The Brave One
Directed by Neil Jordan

Written by Roderick Taylor, Bruce A. Taylor and Cynthia Mort

Starring Jodie Foster, Terrance Howard


The Brave One

This film has a misleading title - "The Brave One" - I guess when you have a gun in your hand you're brave, as Jodie Foster is here, and when you use it you're even braver, but like the rest of us, when you don't have that gun you're, well, like the rest of us.

"The Brave One" is about a woman radio host of a show kind of like Gene Shepherd's - a show where you talk about what you've seen and heard on the street. Her boyfriend is a doctor, and one night when they're walking the dog in the park they're set upon, viciously beaten and the boyfriend is left dead while Jodie is in a coma for three weeks. She's visited by a New York police detective, Terrance Howard, but she can't remember enough to help him.

But she's been changed by the trauma and decides to buy a gun. And then she becomes an avenging angel, or a vigilante if you prefer, killing some bad guys and leaving a trail of bodies along the way.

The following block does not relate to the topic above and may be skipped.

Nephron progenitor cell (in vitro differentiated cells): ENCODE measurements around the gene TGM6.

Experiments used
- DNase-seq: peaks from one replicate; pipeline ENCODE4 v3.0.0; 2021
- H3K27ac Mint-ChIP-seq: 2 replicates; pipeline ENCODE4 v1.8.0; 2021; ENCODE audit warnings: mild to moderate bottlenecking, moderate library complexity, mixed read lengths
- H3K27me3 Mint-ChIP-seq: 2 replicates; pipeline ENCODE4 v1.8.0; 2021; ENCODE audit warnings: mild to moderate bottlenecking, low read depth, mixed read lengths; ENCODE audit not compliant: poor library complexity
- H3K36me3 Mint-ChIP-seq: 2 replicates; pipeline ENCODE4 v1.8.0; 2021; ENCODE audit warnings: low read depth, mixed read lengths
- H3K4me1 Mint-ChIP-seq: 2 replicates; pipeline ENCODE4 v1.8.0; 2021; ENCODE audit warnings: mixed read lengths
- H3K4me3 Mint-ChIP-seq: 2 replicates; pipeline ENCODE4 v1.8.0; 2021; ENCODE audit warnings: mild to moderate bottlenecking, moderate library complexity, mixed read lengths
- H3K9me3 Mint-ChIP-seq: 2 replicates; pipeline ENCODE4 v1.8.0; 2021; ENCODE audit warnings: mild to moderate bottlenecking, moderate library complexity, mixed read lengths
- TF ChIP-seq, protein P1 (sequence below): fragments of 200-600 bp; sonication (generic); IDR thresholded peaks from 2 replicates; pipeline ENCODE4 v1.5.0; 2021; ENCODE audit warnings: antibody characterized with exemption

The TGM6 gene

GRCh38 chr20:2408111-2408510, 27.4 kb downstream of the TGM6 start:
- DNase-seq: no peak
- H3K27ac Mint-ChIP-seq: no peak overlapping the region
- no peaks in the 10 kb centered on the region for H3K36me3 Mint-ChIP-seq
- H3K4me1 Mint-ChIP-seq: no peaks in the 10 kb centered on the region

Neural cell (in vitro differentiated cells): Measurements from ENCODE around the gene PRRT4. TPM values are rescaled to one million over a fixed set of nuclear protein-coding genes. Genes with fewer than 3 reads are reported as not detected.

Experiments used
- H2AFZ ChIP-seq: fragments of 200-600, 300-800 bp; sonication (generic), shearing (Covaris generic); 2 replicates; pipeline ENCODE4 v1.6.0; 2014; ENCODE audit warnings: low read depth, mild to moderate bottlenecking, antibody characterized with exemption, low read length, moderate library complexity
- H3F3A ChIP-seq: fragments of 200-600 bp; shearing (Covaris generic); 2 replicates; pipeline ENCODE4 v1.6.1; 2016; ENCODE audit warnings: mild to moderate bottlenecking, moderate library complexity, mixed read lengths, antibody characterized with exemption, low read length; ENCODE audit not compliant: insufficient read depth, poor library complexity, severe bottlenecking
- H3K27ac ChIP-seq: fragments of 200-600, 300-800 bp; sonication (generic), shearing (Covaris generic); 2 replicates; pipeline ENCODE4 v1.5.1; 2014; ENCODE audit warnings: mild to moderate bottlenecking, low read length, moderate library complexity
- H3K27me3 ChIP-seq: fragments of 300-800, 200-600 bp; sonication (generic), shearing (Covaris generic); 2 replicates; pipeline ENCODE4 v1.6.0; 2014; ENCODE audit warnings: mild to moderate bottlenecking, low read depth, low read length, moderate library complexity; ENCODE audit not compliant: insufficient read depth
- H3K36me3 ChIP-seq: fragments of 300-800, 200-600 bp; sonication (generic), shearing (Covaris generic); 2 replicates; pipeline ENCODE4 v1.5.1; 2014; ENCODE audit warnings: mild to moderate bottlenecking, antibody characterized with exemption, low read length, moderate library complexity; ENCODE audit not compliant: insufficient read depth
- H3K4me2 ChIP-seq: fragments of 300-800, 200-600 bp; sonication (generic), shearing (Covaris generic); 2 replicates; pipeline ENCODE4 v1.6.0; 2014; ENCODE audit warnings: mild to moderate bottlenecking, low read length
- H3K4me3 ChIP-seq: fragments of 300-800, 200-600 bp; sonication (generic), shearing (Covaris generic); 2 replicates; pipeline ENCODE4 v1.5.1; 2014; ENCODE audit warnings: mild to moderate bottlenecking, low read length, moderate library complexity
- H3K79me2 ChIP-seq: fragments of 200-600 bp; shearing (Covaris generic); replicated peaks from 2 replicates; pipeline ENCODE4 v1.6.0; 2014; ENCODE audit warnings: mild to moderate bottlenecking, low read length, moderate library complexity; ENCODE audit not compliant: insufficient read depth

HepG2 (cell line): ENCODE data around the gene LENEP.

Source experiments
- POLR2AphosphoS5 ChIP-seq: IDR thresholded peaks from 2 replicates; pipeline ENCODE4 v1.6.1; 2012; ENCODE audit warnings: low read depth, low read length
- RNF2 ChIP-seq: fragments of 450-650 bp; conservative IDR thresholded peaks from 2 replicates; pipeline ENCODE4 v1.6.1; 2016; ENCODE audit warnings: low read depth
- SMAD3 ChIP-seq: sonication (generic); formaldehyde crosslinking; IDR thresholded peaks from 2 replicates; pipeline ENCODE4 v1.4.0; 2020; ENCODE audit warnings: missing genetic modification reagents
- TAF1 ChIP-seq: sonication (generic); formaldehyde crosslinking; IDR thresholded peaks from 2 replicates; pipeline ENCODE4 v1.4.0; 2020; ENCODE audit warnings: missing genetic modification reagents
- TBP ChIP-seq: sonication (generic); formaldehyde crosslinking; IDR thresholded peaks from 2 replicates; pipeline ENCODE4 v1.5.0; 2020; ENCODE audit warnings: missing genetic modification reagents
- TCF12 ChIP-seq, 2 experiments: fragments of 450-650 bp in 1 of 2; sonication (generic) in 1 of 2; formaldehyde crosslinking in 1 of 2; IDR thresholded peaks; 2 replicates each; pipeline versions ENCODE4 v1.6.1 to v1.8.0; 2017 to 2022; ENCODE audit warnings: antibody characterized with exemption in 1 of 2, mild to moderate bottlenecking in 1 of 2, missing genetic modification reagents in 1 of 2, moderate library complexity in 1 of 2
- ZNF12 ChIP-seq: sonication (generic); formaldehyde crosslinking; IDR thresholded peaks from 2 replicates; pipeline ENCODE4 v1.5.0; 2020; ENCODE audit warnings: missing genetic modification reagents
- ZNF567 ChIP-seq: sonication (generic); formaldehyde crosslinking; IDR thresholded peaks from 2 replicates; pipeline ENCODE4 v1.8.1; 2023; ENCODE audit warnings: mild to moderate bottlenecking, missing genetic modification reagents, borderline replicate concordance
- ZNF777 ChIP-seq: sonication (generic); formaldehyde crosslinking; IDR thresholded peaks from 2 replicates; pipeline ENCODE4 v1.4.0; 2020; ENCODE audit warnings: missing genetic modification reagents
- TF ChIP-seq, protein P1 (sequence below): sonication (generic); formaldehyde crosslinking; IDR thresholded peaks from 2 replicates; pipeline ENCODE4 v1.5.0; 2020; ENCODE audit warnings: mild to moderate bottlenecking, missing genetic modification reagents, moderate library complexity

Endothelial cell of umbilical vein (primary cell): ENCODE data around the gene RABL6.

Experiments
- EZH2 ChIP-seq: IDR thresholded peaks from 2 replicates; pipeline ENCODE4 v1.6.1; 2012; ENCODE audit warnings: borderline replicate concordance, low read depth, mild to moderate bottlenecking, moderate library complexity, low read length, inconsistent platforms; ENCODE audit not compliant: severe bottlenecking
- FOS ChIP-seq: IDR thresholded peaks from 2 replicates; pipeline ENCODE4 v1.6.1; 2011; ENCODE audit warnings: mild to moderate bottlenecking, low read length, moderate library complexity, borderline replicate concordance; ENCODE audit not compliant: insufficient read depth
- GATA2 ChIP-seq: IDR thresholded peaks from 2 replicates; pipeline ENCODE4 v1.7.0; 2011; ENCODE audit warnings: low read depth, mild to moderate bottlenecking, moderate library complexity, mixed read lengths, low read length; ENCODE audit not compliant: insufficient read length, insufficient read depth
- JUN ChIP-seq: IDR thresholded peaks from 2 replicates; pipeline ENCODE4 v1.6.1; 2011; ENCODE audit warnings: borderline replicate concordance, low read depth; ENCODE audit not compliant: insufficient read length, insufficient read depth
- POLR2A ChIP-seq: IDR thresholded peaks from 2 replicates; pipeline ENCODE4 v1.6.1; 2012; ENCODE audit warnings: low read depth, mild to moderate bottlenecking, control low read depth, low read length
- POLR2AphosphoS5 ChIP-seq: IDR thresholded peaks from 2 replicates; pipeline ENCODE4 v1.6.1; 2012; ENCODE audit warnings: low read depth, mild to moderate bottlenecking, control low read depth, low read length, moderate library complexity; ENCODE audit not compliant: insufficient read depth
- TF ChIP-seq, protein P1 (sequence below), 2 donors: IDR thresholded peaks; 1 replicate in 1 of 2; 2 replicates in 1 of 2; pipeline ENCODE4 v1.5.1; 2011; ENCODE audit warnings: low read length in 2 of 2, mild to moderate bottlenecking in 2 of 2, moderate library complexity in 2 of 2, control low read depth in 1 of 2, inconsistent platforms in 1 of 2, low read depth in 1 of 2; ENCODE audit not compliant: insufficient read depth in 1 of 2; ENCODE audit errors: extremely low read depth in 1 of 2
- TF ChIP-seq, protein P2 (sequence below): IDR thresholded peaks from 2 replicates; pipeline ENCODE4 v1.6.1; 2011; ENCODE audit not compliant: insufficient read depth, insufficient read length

So who are we supposed to root for? The film is ambiguous on the point; the people she kills are doing bad things; does that make it okay for her to kill them? That's the question the film wants us to discuss, I guess; but is it really something so profound? I assume we all have our own positions and the film isn't likely to change it. The film has been called a response to Martin Scorsese's "Taxi Driver," where Robert De Niro also wanted to be an avenging angel, and of course that film also had Jodie Foster as a teenage prostitute whom he needed to save.

There's something else, too, about "The Brave One," and that is Jodie Foster, who's in her forties now. She's lovely to look at, is a skilled actress in the role, but she has no magnetism, no ability to command the screen so that we might empathize with her. I find it strange to say that because she was so marvelous in the film "The Accused," for which she won an Academy Award, and which in some ways this film resembles. It seems to me there should be a wrench of some kind, a moment that we can see and feel in our gut, when she decides to cease being a normal human and become an avenging angel. But here in "The Brave One," that moment is lacking. In fact her costar, the detective played by Terrance Howard, is much more human, and we find ourselves much more aligned with him than with her.

And to add insult to injury, the ending of the film is just totally unbelievable; it takes what might have been a catharsis and turns it into a fairy tale.